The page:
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DougH

Big Way / Slow Fall Tops - request for pictures and design ideas to up the drag

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I am thinking about getting a slower jacket to go with a pair of bootie pants that I already have. On my belly I am slightly on the faster side of the fall rate spectrum, being 5'6 175 without gear, and more torso than limbs. The crowd at the DZ is on the skinnier taller side, so my original suit RW suit, a snugger pitts special, is a little too fast when people aren't focusing on arching in the formation.

The pants are Tony Suits so I started playing around with their configuration tool for their Bigway jacket. Unfortunately it looks like they are up to four months out for delivery times with regular jumpsuits, unless you drop an additional 200 hundred on the double top secret rush.

I have access to a talented seamstress, but she is new to making jumpsuits so I would need to come armed with ideas to make the suit slower.

One of the options on the tony suit design was double layered fabric on the arms with a zp lining. 

I am thinking a baggier cut with swoop cords too.

Mostly all 4-ply or suplex with no real spandex to streamline except for a cuff at the waste and cuffs at the wrists.

I am looking for ideas on construction and pictures if anyone could please share.

Thank you!

 

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Before you spend hundreds of dollars and wait months for a custom jumpsuit jacket, or set your seamstress up for hours of exploratory work, try - a sweatshirt. A normal ordinary sweatshirt. The material is very porous, lots of drag. For AFF I've got 3 different sizes. Poke holes in the cuffs to stick your thumbs through and you've got swoop cords. Float for days. Way cheaper than a jumpsuit and you can have it this week.

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That is actually a great idea for the interim. I have done that in the past, I probably should have reverted back to my simpler cheaper solution. 

Actually I might combined the two ideas, and have the seamstress reinforce holes around where my regular suits upper grippers are with some binding tape, then I can wear it right over my tighter jumpsuit and not lose the grippers.

 

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On 7/9/2019 at 12:38 AM, dudeman17 said:

Before you spend hundreds of dollars and wait months for a custom jumpsuit jacket, or set your seamstress up for hours of exploratory work, try - a sweatshirt. A normal ordinary sweatshirt. The material is very porous, lots of drag. For AFF I've got 3 different sizes. Poke holes in the cuffs to stick your thumbs through and you've got swoop cords. Float for days. Way cheaper than a jumpsuit and you can have it this week.

Any recommendations besides sweatshirts for jumping in the hotter months? Just imagining hanging around in the loading area & the ride up to altitude while wearing a sweatshirt under an already toasty RW suit.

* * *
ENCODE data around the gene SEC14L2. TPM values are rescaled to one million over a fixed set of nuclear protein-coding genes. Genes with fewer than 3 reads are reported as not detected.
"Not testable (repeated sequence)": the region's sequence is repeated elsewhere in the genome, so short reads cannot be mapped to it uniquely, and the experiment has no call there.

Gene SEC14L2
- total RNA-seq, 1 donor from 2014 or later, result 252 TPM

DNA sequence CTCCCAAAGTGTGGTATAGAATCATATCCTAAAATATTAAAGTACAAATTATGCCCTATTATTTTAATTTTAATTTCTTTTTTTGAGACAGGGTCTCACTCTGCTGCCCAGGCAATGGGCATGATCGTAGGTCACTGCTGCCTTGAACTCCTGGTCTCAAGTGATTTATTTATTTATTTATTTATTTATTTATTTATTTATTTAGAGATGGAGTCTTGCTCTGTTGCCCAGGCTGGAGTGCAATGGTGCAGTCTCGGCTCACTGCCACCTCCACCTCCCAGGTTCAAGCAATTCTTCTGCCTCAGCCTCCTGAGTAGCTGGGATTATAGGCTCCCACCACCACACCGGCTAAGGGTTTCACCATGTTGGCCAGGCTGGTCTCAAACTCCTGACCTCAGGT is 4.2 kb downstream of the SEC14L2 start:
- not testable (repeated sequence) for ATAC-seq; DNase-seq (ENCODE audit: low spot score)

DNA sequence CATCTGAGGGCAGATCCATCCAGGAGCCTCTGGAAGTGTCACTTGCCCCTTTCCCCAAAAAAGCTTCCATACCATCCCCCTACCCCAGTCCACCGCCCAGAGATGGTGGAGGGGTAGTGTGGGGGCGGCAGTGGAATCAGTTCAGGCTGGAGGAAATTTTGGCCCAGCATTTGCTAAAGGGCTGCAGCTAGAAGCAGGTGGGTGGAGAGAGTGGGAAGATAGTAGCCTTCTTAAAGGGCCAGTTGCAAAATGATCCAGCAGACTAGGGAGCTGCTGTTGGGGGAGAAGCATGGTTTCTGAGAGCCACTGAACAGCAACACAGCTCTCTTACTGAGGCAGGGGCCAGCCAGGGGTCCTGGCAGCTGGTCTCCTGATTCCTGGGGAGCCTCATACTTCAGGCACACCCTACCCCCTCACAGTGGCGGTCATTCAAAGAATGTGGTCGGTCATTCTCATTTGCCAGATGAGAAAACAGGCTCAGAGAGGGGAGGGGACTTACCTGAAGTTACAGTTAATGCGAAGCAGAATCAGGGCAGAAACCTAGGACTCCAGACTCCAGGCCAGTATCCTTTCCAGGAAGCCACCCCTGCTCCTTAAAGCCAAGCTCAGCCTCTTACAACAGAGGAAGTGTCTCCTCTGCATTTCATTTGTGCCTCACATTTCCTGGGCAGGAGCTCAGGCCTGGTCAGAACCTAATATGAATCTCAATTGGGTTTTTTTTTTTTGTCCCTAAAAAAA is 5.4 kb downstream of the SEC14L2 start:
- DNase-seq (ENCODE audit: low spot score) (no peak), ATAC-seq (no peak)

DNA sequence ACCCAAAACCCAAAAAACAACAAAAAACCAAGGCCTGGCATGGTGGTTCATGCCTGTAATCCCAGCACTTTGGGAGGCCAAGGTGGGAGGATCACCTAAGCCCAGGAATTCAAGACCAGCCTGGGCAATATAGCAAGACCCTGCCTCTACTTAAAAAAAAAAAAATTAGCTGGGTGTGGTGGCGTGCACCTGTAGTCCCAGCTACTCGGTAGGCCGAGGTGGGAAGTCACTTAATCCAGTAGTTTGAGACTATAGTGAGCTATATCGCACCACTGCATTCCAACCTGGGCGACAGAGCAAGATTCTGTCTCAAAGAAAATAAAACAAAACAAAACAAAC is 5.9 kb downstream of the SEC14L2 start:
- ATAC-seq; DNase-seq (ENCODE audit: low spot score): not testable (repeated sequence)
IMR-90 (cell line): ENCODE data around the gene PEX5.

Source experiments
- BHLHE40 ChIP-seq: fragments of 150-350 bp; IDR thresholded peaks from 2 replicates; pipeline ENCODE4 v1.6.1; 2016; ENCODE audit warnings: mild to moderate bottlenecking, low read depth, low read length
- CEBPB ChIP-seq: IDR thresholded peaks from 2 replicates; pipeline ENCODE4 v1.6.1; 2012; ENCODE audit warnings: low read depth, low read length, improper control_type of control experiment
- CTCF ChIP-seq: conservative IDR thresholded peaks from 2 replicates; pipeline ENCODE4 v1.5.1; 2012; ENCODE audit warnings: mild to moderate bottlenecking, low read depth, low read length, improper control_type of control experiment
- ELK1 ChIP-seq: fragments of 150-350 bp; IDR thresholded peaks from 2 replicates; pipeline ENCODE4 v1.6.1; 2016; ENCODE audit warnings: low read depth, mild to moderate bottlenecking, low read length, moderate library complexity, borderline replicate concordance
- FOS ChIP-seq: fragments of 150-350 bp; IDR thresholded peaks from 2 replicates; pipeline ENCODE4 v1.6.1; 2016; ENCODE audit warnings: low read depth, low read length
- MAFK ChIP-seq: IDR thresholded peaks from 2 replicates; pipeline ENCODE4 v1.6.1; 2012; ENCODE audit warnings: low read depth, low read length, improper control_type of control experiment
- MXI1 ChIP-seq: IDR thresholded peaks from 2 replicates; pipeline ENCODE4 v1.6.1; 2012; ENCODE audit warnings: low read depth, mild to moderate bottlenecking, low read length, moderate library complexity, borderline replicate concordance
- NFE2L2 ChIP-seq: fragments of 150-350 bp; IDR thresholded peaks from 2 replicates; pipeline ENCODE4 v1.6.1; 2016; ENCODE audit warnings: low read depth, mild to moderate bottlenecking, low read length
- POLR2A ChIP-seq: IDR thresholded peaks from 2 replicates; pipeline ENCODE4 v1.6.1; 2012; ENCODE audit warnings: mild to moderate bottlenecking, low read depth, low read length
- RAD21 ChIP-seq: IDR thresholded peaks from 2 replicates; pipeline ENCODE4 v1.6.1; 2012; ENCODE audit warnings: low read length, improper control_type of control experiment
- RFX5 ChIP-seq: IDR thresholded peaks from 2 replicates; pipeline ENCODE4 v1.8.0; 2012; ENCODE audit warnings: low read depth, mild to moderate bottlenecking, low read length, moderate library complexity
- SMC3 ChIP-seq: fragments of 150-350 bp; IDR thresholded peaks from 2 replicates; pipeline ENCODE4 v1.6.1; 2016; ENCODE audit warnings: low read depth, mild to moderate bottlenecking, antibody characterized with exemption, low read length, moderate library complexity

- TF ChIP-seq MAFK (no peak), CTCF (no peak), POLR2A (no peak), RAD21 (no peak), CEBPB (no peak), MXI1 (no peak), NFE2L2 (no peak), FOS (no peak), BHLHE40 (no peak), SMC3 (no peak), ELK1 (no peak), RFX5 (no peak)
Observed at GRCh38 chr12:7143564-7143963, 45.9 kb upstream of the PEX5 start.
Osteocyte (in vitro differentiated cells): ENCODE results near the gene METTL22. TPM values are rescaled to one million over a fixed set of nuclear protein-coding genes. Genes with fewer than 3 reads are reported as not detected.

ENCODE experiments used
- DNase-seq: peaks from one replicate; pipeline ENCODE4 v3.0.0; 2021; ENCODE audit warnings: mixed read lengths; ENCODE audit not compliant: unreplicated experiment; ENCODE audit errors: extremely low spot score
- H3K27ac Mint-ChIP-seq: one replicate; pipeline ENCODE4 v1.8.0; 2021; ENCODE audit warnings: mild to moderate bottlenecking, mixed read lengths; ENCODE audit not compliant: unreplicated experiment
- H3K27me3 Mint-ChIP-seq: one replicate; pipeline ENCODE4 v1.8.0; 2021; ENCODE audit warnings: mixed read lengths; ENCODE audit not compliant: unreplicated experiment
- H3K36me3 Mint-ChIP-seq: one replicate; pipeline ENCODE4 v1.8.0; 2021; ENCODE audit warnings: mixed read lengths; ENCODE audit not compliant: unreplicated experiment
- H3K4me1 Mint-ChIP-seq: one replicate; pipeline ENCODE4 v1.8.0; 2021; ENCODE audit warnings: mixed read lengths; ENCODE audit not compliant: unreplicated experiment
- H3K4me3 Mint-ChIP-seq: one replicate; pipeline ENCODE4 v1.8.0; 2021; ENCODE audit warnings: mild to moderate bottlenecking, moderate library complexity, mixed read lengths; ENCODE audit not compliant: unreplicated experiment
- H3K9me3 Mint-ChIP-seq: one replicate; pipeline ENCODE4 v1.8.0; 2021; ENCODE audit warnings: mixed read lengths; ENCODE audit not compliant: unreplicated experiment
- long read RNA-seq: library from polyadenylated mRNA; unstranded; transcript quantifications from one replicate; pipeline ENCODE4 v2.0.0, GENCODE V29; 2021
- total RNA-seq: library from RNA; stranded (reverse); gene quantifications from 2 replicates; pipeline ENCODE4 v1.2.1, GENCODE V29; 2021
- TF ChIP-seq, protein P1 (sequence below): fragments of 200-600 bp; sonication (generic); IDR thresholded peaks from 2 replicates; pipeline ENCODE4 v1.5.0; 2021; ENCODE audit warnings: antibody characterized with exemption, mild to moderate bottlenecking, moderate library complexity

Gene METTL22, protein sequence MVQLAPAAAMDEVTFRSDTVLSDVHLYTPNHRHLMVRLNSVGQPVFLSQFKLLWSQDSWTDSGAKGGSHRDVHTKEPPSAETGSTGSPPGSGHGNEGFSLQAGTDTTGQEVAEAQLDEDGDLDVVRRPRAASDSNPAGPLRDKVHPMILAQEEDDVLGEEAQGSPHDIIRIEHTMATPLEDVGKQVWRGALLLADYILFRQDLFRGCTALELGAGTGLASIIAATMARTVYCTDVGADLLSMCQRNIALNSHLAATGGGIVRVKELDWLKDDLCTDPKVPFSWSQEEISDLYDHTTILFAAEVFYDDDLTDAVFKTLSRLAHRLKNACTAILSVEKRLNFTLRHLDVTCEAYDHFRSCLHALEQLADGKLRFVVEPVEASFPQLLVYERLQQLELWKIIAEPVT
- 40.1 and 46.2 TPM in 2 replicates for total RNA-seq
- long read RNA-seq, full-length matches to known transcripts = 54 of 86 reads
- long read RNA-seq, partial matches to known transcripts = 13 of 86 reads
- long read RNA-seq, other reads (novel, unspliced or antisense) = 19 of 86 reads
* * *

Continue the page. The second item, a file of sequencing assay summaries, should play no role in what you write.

Good motivation to work on fall rate & range regardless!

 

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22 minutes ago, bibliwho said:

Any recommendations besides sweatshirts for jumping in the hotter months? Just imagining hanging around in the loading area & the ride up to altitude while wearing a sweatshirt under an already toasty RW suit

 

I certainly understand that one. Being in the loading area and boarding the plane with a lightweight student in mid-August ain't comfortable, but if you need the drag you need the drag. Just explore all the clothing options. Military camo pants are baggy and porous. Oversize long sleeve t-shirts can help. I use all these options for AFF, but as Doug pointed out, if you're doing belly RW then you may need to figure out grippers.

Also, you may have just wrote that wrong, but to clarify, you'd wear the sweatshirt OVER the jumpsuit (or instead of it) not under it. You're not trying to 'puff out' the suit, you're exposing the bagginess and porousness of the sweatshirt to the air.

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On 7/8/2019 at 2:02 PM, DougH said:

 

 

some suggestions:

Swoop cords are easy to make.  You need some binding tape, some spectra and a sewing machine.  Should take about an hour.  Two loops for thumbs on the end of the cord, three loops inside the jumpsuit to anchor it (usually along the top of the butt seam.)  Tie knots to adjust.

Sleeves are easy to make/buy as well.  And you don't have to put them on until just before exit.

Booties, if you don't already have them, help.  Webbed gloves help you more than you might think because if you stick them out in front of you, you will have to stick your legs out more - and those booties will add a lot of drag.

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